Common name: Elderberry Panax, Ornamental Ash, Elderberry Ash
Polyscias sambucifolia (Sieber ex DC.) Harms APNI*
Synonyms: Polyscias sambucifolius orth. var. Harms APNI*
Description: Much-branched, often root-suckering shrub or small tree to 5 m high; glabrescent.
Leaves variable in form, 1- or 2-pinnate or rarely 3-pinnate, with 2–10 pairs of sessile or petiolulate leaflets, major leaflets and secondary rachises sometimes subtended by stipels, petiolules up to 2.5 cm long; sessile.
Inflorescence a compound panicle or rarely a simple umbel, umbels terminating all inflorescence branches. Flowers bisexual or male. Calyx a rim with 5 minute teeth. Petals 5, cream to light green or greenish yellow, sometimes united apically. Ovary 2- or 3-locular.
Fruit globose, c. 4 mm long, translucent steely blue when ripe, edible.
Distribution and occurrence: Grows commonly on disturbed sites in wet or dry sclerophyll forest, in or on the margins of most types of rainforest; widespread on the coast and ranges.
NSW subdivisions: NC, CC, SC, NT, CT, ST
Other Australian states: Qld Vic.
Text by M. J. Henwood & R. O. Makinson
Taxon concept: Flora of NSW 3 (1992)
| ||Key to the subspecies|| |
|Leaves 2-pinnate or rarely 3-pinnate.||subsp. decomposita|
|2||Leaves with ± 5 pairs of leaflets; leaflets usually 9–20 cm long and 3–17 cm wide, rarely smaller. Small tree or shrub to 5 m high. Leaves 1-pinnate, 5–30 cm long; leaflets commonly petiolulate, occasionally subtended by a stipel, ovate or elliptic to broad-elliptic, margins ± toothed. Inflorescence commonly branched to third order||subsp. sambucifolia|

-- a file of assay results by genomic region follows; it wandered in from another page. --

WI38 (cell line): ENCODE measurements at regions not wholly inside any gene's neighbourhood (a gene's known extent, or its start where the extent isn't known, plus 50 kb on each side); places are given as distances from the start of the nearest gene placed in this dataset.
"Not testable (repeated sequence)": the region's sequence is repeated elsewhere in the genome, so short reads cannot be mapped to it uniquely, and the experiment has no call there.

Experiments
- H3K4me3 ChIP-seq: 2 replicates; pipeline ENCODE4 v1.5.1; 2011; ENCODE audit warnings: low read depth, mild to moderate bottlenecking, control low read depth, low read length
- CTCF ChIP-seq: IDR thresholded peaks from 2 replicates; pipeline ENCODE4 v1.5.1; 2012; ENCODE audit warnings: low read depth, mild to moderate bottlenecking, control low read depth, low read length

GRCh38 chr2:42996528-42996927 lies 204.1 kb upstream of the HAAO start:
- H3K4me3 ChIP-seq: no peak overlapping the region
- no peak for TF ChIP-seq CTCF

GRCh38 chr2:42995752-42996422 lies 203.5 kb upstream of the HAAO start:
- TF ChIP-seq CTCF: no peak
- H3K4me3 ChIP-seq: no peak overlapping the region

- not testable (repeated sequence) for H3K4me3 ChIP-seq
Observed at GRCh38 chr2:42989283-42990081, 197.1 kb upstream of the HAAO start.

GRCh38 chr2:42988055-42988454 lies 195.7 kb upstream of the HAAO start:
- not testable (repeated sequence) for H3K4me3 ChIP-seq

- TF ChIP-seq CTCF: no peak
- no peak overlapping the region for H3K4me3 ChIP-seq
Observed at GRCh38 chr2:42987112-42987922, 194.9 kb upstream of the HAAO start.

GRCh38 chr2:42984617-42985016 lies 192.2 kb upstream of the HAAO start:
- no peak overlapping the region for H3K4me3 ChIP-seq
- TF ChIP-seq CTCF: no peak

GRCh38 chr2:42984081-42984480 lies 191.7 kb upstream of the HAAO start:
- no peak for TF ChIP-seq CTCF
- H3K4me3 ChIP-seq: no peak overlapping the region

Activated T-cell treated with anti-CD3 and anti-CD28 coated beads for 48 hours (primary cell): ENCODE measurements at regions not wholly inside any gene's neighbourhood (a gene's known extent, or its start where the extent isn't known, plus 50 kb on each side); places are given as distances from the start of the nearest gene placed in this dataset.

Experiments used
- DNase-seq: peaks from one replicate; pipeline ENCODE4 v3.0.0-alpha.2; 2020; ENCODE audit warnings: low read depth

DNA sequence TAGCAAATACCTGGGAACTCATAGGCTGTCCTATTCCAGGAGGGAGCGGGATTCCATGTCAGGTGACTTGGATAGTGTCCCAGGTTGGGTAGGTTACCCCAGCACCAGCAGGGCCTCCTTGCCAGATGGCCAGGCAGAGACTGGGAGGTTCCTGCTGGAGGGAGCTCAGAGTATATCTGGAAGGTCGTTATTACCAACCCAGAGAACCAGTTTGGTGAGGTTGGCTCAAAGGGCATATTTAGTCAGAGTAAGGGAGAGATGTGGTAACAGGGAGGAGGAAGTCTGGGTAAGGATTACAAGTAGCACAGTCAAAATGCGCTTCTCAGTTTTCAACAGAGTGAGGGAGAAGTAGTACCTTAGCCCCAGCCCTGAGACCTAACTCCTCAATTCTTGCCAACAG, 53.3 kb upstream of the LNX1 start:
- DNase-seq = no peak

|Leaves with ± 6 pairs of leaflets; leaflets usually 20–40 mm long and 3–7 mm wide, rarely to 70 mm long and 20 mm wide. Densely branched shrub rarely exceeding 1.5 m high. Leaves 6–30 cm long; leaflets sessile (or rarely petiolulate); without stipels, oblong-linear and occasionally slightly falcate, margins entire or rarely lobed. Inflorescence with first order branching only, or rarely with second order branching|
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APNI* Provides a link to the Australian Plant Name Index (hosted by the Australian National Botanic Gardens) for comprehensive bibliographic data
***The AVH map option provides a detailed interactive Australia wide distribution map drawn from collections held by all major Australian herbaria participating in the Australian Virtual Herbarium project.